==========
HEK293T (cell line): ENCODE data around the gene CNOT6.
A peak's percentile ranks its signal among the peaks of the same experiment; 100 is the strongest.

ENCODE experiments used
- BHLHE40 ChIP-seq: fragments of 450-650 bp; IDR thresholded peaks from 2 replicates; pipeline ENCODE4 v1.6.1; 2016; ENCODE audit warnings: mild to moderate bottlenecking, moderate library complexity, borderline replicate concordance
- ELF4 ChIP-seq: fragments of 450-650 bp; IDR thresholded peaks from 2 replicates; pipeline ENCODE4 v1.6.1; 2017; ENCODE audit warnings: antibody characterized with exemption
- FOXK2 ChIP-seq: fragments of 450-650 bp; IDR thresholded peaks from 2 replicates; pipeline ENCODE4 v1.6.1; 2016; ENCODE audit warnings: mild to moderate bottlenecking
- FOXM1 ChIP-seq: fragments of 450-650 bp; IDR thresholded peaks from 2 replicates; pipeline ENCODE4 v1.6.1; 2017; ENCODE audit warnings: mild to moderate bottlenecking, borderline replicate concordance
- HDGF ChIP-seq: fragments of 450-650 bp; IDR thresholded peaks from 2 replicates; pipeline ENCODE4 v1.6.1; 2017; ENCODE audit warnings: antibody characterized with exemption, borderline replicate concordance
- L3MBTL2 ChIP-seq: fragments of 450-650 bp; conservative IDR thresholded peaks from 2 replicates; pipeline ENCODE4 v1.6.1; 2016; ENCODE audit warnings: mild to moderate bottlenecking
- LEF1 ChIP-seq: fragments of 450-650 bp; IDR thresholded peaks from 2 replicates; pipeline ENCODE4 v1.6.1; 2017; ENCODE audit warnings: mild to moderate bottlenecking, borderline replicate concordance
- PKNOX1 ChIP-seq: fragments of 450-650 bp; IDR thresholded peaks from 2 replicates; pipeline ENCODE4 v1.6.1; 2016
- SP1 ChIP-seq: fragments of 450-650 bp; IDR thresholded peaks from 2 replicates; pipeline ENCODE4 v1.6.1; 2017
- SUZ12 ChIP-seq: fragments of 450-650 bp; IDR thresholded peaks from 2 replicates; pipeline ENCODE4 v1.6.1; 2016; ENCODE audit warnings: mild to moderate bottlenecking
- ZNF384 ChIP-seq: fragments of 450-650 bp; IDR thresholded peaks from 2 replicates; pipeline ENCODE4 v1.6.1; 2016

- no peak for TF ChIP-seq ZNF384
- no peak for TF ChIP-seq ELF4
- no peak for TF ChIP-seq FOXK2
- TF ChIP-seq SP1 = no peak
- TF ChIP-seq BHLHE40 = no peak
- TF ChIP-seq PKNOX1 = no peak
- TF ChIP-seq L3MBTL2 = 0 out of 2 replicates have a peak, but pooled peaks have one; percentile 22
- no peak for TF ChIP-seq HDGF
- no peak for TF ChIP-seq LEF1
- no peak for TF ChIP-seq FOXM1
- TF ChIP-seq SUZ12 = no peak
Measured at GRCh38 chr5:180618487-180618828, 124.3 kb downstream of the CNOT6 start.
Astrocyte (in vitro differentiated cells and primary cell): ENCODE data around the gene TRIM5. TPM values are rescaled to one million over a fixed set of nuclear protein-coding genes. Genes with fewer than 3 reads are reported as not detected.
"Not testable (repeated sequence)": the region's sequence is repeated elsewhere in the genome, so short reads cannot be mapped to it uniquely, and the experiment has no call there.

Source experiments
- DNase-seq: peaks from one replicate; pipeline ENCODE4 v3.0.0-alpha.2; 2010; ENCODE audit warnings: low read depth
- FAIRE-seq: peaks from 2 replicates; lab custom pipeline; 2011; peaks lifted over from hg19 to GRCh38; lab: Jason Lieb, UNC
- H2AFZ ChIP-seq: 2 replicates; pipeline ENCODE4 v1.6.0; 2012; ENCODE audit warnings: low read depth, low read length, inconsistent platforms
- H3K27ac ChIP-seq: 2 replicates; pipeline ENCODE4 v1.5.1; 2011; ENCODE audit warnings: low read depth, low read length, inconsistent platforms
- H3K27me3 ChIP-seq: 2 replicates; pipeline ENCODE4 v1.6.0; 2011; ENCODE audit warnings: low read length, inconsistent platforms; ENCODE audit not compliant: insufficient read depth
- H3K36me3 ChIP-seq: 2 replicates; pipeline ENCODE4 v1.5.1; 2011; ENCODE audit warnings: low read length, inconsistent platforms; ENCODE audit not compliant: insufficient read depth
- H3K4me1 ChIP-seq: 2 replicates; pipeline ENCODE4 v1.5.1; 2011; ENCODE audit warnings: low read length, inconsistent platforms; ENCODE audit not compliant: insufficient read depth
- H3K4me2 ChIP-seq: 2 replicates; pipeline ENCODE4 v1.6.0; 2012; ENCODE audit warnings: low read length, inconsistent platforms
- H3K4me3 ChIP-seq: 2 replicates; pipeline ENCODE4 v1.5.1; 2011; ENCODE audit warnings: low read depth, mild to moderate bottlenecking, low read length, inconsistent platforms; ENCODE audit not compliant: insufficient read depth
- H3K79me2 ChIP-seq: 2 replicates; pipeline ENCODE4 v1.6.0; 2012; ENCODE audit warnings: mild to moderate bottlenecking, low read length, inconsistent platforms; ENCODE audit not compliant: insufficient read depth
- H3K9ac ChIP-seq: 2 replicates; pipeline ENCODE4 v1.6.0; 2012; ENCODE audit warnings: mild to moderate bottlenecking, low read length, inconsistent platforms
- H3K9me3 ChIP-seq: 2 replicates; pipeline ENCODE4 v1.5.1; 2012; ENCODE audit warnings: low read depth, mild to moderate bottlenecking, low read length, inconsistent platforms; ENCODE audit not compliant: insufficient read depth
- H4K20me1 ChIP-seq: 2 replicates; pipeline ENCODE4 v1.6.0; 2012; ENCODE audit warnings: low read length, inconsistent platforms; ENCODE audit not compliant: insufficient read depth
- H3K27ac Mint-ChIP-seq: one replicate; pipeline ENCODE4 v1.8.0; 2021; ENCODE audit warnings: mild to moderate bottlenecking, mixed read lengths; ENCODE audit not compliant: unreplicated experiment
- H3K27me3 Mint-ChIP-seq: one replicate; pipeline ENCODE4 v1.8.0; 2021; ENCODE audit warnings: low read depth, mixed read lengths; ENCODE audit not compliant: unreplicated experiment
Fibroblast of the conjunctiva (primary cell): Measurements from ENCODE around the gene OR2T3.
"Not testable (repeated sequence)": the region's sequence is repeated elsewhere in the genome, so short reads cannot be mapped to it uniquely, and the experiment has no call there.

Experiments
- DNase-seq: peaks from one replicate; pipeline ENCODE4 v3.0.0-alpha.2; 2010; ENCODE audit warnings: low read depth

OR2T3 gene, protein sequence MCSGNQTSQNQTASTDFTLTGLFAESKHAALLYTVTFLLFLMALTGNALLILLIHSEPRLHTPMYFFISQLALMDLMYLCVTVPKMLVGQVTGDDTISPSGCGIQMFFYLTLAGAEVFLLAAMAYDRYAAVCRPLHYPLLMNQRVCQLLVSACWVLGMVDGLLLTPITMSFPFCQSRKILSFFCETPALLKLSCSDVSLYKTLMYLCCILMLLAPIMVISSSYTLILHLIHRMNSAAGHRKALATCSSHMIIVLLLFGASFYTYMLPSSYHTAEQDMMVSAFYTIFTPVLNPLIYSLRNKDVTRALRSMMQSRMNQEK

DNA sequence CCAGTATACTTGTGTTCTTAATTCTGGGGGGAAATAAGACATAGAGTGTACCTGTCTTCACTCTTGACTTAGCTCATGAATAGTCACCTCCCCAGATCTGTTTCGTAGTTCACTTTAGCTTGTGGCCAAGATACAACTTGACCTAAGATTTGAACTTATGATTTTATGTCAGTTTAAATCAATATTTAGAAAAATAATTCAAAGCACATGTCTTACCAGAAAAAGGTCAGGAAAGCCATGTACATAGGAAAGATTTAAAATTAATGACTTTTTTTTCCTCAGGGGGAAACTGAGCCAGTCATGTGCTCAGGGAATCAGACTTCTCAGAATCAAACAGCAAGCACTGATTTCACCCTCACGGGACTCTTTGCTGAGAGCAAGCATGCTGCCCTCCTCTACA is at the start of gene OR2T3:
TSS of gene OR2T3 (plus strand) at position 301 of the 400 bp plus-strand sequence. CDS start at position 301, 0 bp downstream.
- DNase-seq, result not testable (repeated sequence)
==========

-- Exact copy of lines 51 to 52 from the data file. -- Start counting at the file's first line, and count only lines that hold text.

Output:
TSS of gene OR2T3 (plus strand) at position 301 of the 400 bp plus-strand sequence. CDS start at position 301, 0 bp downstream.
- DNase-seq, result not testable (repeated sequence)